The most curious thing about the boys' list is that you would expect the Prime Minister's name, John, to figure in it. Mr Major, however, is not known by his first name (unlike Maggie, Jim or Harold ). This is because, as with George Bush, his second name is short enough to fit into headlines, and therefore his first name is never needed. Indeed, if a headline were to proclaim that John had done or said something, nobody would know who was meant. Unless it were John Smith.
However, without further ado, here is this year's list of top 10 male names, with last year's positions in brackets.
1. Prince (-)
2. Jacko (-)
3. Saddam (10)
4. Gazza (7)
5. Ross (-)
6. Boutros (-)
7. Norman (-)
8. Bill'n'Al (-)
9. Nigel (-)
10. Matrix (-)
The winning position of Prince as the leading name is due entirely to the fact that it is shared by a famous American performer and a British royal who has scarcely been out of the news in 1992. Indeed, the sort of headlines attached to the British Prince have often been of the kind more often expected in relation to US showbiz stars. Jacko also owes its presence on the list to the fame of an American performer who does not actually bear that name at all, but is called Michael Jackson.
The rest of the names are fairly self-explanatory, except perhaps that of Boutros. This extraordinary newcomer to the top 10 list owes its popularity entirely to the new UN Secretary- General, who seems to rejoice under the name of Boutros Boutros-Ghali. Can I really have got it right? There have been odder names on the list (older readers will remember such weird entries as Koo and Sting), but not many.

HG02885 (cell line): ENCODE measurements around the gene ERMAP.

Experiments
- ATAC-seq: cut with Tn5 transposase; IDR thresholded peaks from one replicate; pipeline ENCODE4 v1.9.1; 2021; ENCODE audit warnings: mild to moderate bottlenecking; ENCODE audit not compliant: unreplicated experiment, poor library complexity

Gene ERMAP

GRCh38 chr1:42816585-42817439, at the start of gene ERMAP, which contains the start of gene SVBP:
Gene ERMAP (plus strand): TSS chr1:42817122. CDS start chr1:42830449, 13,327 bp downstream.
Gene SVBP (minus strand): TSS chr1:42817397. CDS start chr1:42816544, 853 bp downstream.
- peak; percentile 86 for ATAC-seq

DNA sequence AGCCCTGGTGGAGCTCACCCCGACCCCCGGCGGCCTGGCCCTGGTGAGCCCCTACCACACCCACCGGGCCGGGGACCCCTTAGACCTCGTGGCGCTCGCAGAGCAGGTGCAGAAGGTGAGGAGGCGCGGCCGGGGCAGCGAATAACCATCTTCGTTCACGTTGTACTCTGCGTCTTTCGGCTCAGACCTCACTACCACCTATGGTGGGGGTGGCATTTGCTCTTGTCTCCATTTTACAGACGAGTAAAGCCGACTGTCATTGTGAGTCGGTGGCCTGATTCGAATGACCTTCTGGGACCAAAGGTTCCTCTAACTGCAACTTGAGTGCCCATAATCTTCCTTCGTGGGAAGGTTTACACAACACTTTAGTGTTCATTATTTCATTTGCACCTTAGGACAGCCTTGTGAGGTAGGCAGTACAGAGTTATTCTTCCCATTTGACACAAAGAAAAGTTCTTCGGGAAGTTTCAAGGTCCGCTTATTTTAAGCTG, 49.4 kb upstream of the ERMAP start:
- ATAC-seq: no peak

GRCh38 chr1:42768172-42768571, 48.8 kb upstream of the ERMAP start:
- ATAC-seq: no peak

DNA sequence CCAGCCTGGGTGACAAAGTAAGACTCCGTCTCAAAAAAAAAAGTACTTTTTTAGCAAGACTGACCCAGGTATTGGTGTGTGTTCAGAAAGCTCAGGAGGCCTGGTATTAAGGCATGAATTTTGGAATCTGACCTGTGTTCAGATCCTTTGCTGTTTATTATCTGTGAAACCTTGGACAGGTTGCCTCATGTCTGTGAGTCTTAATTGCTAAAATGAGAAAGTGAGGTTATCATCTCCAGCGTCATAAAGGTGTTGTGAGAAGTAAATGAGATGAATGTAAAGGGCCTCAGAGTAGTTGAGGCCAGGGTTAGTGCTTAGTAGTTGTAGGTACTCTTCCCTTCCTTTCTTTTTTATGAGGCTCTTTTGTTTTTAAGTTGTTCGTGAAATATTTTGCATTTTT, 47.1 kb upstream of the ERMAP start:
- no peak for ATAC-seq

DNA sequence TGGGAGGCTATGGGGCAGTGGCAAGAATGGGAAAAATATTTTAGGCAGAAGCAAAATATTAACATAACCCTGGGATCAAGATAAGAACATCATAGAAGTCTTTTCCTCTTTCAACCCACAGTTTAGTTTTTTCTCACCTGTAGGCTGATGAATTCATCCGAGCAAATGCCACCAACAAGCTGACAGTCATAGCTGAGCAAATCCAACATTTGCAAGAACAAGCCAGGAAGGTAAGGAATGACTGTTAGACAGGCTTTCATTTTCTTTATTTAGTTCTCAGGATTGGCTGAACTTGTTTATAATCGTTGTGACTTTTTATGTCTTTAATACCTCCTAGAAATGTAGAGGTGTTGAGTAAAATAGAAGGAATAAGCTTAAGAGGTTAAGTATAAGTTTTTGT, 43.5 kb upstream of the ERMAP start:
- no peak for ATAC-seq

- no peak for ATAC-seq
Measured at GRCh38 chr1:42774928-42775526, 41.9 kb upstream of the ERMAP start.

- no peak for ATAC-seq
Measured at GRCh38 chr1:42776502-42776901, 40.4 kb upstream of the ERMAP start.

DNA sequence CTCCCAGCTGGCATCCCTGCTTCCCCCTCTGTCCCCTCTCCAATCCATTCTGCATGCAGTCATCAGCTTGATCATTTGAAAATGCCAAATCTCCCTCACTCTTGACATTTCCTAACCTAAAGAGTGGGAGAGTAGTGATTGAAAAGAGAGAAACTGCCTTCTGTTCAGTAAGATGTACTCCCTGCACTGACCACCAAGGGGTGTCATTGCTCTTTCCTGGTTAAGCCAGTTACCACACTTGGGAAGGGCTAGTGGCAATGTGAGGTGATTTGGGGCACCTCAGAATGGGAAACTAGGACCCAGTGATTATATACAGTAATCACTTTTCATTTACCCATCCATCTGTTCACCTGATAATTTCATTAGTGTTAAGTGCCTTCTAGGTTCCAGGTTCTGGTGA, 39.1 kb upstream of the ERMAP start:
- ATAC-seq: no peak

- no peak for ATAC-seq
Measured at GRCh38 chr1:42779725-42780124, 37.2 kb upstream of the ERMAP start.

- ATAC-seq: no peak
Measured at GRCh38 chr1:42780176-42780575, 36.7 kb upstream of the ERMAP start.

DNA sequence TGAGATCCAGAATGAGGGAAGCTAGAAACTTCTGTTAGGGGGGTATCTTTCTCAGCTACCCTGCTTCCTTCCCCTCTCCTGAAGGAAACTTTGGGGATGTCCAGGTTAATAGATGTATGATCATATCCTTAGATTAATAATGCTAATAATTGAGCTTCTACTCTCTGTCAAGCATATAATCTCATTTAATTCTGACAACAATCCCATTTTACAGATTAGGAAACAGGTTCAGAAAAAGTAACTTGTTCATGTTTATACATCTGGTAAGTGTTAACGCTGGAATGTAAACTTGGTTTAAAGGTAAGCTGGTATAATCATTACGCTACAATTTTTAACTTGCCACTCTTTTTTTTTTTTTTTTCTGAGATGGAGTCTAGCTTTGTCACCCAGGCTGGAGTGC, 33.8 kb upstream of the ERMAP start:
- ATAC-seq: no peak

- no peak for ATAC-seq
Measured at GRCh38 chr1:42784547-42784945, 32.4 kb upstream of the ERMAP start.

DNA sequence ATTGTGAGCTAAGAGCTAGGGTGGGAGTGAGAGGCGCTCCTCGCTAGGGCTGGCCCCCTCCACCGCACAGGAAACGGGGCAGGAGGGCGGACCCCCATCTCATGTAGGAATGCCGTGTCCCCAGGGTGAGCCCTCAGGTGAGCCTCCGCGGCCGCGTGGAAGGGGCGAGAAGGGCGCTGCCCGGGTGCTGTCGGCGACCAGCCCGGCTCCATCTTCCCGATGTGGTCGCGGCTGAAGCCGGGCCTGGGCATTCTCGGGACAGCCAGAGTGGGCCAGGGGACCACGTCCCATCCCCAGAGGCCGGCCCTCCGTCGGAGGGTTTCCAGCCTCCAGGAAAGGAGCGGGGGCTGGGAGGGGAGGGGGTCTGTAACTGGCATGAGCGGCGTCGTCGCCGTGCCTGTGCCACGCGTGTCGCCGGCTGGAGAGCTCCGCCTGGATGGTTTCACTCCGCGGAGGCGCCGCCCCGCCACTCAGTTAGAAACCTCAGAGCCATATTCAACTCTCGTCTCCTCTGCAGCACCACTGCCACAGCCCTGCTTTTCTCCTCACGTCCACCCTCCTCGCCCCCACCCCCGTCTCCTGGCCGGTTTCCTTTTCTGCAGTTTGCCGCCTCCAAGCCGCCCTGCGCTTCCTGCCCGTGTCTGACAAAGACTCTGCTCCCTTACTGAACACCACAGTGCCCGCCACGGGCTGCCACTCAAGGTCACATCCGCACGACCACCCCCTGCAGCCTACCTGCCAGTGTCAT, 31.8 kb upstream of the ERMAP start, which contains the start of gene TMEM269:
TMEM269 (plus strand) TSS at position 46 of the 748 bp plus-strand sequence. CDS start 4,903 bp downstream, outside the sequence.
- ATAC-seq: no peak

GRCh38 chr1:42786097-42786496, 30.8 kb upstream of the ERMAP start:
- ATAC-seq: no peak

Nigel owes its presence chiefly to the hard work of Kennedy and Mansell, especially to the inability of either to decide for whom he wanted to drive or play. There were narrow misses for one or two very exotic names such as Goran and Slobodan, Boris and Linford, but it was nice to see the newcomer Matrix make it to No 10 - Matrix Churchill is, of course, the now well-known arms-dealing member of the Churchill family.
It was also nice to welcome the name Ross for a season, though I do not expect to see it back next year - a pity, if only because Ross Perot briefly became the only known rhyme for Prospero. And there were one or two curious double names that nearly made it to the top 10, such as John Selwyn and Daniel arap and Right Said.
But now, straight on to the list of the top 10 girls' names of the year]
1. Madonna (5)
2. Squidgy (-)
3. Antonia (-)
4. Fergie (3)
5. Sad Di (4)
6. Happy Anne (-)
7. Mellor's Girl (-)
8. Camilla (-)
9. Queen (-)
10. Queen Mum (-)
A most unusual bunch, this year. Usually the bulk of the names come from the world of sport or politics, so that for years we used to get Maggie and Golda, Indira and Flo-Jo, Fatima and Tessa, but this year most of the high-flying names are either royal or royal-connected. The only political female name that came anywhere near the top 10 was Hillary at 13 and Virginia at 19. The once popular Edwina was way down at 34 and even Maggie could manage only a dowdy 15th place.
Incidentally, it may have been a bad year for the Royal Family, but it could have been worse - at least the name Liz or Lizzie did not appear in headlines.
There were inevitably some old favourites missing from both lists, such as Dan, Kylie, Jason and Steffi. But there were also some newcomers hovering around the entry zone, including, this year, three French men's names: Jacques, Gerard and Cyrano. Well done, everyone, and good luck next year]Reuse content